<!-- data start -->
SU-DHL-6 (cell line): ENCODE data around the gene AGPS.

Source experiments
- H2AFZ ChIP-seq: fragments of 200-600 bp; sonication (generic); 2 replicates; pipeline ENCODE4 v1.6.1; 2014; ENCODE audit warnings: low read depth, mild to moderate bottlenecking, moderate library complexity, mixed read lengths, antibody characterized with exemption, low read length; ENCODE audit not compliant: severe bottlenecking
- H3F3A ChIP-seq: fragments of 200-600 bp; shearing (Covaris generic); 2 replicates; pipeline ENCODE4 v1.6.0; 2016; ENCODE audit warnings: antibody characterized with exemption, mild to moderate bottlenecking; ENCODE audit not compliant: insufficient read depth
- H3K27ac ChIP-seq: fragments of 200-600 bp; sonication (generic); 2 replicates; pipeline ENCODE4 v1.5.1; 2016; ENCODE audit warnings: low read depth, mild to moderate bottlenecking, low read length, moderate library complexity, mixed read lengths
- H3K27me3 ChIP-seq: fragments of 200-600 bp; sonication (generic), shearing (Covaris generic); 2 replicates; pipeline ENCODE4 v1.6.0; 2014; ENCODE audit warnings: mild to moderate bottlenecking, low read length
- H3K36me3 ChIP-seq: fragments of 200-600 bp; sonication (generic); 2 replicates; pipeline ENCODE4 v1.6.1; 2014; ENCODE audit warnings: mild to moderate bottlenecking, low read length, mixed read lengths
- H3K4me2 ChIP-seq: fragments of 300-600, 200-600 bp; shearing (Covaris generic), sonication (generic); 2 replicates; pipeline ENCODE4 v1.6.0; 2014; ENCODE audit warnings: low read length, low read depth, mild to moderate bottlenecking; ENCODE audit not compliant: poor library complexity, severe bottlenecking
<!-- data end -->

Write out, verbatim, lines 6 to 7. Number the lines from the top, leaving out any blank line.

- H3K27me3 ChIP-seq: fragments of 200-600 bp; sonication (generic), shearing (Covaris generic); 2 replicates; pipeline ENCODE4 v1.6.0; 2014; ENCODE audit warnings: mild to moderate bottlenecking, low read length
- H3K36me3 ChIP-seq: fragments of 200-600 bp; sonication (generic); 2 replicates; pipeline ENCODE4 v1.6.1; 2014; ENCODE audit warnings: mild to moderate bottlenecking, low read length, mixed read lengths